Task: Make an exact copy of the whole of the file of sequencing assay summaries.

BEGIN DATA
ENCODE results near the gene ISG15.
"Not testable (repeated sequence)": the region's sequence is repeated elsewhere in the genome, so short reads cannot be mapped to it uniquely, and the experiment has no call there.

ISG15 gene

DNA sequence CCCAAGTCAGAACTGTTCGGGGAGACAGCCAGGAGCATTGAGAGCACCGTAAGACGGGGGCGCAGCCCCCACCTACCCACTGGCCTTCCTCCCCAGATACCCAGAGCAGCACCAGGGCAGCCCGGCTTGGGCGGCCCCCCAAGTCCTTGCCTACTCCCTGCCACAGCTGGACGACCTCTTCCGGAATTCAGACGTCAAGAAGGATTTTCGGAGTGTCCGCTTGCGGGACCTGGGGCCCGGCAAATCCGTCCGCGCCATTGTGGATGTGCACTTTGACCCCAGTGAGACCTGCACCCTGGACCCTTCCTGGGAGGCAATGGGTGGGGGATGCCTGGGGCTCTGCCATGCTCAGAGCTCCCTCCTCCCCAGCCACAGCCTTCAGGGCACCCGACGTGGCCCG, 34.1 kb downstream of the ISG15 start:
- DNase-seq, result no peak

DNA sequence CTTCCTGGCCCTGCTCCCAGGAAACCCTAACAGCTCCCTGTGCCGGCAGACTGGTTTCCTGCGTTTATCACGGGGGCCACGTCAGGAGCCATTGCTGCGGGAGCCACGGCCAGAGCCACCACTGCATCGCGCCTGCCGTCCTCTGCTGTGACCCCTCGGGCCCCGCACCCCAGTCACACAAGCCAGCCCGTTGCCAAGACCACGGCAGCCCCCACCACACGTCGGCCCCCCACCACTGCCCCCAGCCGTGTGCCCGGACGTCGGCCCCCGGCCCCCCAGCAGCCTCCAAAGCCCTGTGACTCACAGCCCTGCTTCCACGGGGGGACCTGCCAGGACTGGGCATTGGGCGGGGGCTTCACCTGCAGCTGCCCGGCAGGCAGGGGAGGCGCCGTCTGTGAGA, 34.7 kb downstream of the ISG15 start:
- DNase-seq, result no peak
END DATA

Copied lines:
ENCODE results near the gene ISG15.
"Not testable (repeated sequence)": the region's sequence is repeated elsewhere in the genome, so short reads cannot be mapped to it uniquely, and the experiment has no call there.

ISG15 gene

DNA sequence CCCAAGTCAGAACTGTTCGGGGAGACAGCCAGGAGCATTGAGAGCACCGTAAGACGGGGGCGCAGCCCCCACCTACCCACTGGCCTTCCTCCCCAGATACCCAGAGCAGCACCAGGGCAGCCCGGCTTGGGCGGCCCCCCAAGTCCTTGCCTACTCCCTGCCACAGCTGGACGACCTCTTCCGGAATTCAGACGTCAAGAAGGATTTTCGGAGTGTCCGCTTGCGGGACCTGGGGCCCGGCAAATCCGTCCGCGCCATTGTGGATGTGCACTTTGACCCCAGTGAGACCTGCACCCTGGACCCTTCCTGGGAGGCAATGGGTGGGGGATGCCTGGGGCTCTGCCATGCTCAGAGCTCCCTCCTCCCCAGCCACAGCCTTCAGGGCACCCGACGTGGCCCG, 34.1 kb downstream of the ISG15 start:
- DNase-seq, result no peak

DNA sequence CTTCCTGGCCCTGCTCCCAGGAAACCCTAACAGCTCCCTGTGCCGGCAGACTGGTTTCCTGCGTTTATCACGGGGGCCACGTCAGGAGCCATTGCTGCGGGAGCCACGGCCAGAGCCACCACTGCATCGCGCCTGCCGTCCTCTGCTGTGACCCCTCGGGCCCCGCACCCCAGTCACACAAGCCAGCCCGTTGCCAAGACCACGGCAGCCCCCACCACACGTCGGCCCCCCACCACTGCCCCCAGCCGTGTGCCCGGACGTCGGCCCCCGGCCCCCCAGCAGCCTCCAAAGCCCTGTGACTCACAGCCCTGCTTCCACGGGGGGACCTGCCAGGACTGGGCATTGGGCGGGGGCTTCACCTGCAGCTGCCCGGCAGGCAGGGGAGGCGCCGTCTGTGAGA, 34.7 kb downstream of the ISG15 start:
- DNase-seq, result no peak